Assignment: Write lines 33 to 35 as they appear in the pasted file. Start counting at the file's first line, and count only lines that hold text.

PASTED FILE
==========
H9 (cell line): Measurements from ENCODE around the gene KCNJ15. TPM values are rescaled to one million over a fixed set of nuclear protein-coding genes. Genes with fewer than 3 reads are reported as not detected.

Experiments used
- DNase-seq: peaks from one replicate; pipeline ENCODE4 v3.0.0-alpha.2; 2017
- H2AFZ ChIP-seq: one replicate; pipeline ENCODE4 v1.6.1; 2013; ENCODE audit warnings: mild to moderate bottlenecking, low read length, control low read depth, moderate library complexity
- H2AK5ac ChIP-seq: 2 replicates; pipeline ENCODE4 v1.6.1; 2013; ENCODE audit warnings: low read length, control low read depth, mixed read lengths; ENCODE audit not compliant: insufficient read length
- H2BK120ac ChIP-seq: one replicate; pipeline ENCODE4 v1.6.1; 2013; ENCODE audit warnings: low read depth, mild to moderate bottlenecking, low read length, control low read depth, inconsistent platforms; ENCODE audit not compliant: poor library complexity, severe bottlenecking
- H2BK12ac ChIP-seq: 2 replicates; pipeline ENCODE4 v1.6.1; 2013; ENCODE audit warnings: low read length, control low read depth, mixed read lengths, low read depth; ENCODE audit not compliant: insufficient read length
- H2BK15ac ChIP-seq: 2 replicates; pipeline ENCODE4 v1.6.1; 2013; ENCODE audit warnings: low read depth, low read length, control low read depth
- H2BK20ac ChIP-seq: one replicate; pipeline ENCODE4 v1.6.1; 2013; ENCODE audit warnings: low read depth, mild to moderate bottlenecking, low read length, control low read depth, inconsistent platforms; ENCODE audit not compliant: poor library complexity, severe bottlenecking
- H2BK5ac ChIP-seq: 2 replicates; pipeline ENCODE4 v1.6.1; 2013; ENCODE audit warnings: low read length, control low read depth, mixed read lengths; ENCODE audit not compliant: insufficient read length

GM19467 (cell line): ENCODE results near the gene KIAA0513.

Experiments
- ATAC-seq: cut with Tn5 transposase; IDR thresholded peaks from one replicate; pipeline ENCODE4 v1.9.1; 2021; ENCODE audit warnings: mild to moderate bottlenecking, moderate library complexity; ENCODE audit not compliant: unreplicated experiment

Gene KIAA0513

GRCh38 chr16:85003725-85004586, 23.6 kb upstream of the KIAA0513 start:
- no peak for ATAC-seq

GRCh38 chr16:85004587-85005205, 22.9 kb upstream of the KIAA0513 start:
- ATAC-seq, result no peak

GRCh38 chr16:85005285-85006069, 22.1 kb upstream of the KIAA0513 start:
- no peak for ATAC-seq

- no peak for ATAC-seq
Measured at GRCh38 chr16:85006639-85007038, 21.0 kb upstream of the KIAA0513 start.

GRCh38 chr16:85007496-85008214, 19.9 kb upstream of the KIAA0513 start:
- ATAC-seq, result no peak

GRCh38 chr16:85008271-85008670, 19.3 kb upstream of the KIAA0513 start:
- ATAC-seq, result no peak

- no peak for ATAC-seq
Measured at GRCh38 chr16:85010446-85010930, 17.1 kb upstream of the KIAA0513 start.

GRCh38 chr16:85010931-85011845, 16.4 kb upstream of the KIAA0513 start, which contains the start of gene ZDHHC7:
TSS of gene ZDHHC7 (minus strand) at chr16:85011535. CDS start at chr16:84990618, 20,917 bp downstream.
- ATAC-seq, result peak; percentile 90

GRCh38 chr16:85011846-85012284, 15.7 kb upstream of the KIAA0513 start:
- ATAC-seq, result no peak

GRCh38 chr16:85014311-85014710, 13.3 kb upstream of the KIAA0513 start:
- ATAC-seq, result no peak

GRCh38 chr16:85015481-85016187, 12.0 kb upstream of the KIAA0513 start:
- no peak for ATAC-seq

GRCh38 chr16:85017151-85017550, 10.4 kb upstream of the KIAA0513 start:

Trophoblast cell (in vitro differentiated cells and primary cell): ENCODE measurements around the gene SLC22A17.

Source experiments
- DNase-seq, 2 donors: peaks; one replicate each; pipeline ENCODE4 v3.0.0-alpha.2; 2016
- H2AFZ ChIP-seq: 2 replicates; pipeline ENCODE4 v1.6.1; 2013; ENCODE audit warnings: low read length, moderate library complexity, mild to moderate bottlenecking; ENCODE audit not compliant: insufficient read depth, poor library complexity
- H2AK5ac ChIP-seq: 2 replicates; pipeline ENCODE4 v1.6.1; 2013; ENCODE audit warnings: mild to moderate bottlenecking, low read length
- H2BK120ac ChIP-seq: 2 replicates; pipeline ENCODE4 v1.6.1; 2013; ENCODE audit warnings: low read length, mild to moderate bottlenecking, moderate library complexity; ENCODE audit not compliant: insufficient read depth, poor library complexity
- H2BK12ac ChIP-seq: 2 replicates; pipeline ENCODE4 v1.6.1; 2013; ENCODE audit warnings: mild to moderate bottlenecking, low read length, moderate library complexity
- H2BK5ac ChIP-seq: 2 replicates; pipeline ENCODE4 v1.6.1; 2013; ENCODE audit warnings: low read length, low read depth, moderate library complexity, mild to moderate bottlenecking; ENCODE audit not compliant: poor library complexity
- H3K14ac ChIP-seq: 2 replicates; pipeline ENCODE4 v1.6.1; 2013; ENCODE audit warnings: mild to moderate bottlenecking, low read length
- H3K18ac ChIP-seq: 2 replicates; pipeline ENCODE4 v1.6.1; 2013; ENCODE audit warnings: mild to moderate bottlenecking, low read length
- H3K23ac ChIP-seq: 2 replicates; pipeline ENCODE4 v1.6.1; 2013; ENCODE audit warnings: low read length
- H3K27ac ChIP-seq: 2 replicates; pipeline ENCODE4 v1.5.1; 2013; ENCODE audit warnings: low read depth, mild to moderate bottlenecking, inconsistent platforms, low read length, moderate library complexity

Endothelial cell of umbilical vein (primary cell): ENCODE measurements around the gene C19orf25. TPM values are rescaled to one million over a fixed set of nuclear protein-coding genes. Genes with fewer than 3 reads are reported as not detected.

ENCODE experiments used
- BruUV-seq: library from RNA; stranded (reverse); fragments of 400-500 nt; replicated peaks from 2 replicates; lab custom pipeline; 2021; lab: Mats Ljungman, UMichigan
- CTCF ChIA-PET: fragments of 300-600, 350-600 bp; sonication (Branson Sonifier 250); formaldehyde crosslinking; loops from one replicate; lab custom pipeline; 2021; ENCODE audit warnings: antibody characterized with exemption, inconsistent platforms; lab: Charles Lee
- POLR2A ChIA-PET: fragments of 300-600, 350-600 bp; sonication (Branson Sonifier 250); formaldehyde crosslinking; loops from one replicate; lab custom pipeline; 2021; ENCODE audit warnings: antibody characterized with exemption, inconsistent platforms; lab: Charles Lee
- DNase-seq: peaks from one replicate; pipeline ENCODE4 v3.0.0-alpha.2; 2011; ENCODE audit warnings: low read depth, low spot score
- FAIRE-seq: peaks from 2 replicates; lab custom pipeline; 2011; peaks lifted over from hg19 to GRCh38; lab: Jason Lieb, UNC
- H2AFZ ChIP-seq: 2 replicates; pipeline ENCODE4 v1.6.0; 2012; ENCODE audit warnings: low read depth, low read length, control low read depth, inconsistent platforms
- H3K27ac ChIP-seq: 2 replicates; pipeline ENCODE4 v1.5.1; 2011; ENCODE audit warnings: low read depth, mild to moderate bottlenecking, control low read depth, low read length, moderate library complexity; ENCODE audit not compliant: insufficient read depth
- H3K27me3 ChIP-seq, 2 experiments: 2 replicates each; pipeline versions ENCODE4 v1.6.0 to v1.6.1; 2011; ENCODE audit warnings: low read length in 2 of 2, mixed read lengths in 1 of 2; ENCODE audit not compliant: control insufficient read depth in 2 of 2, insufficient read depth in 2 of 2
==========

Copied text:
- ATAC-seq, result no peak

GRCh38 chr16:85014311-85014710, 13.3 kb upstream of the KIAA0513 start:
- ATAC-seq, result no peak